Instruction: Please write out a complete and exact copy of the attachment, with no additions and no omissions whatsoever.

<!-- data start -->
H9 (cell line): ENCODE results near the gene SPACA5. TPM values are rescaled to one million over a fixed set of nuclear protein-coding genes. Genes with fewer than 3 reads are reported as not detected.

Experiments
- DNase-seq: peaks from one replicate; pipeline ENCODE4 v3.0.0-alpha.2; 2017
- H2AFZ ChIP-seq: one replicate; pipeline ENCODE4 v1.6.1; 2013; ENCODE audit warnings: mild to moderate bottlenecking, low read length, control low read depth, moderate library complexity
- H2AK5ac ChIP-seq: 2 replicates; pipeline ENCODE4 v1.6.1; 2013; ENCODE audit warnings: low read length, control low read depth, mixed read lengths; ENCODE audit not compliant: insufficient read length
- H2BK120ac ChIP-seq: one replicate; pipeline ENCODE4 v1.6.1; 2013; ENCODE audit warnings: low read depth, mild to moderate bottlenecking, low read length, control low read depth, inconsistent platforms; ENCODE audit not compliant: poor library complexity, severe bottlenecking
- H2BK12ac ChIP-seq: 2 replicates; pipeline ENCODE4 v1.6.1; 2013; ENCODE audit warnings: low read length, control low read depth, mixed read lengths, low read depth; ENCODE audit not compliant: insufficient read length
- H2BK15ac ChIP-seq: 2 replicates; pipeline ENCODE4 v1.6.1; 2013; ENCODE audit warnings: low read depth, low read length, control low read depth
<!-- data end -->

H9 (cell line): ENCODE results near the gene SPACA5. TPM values are rescaled to one million over a fixed set of nuclear protein-coding genes. Genes with fewer than 3 reads are reported as not detected.

Experiments
- DNase-seq: peaks from one replicate; pipeline ENCODE4 v3.0.0-alpha.2; 2017
- H2AFZ ChIP-seq: one replicate; pipeline ENCODE4 v1.6.1; 2013; ENCODE audit warnings: mild to moderate bottlenecking, low read length, control low read depth, moderate library complexity
- H2AK5ac ChIP-seq: 2 replicates; pipeline ENCODE4 v1.6.1; 2013; ENCODE audit warnings: low read length, control low read depth, mixed read lengths; ENCODE audit not compliant: insufficient read length
- H2BK120ac ChIP-seq: one replicate; pipeline ENCODE4 v1.6.1; 2013; ENCODE audit warnings: low read depth, mild to moderate bottlenecking, low read length, control low read depth, inconsistent platforms; ENCODE audit not compliant: poor library complexity, severe bottlenecking
- H2BK12ac ChIP-seq: 2 replicates; pipeline ENCODE4 v1.6.1; 2013; ENCODE audit warnings: low read length, control low read depth, mixed read lengths, low read depth; ENCODE audit not compliant: insufficient read length
- H2BK15ac ChIP-seq: 2 replicates; pipeline ENCODE4 v1.6.1; 2013; ENCODE audit warnings: low read depth, low read length, control low read depth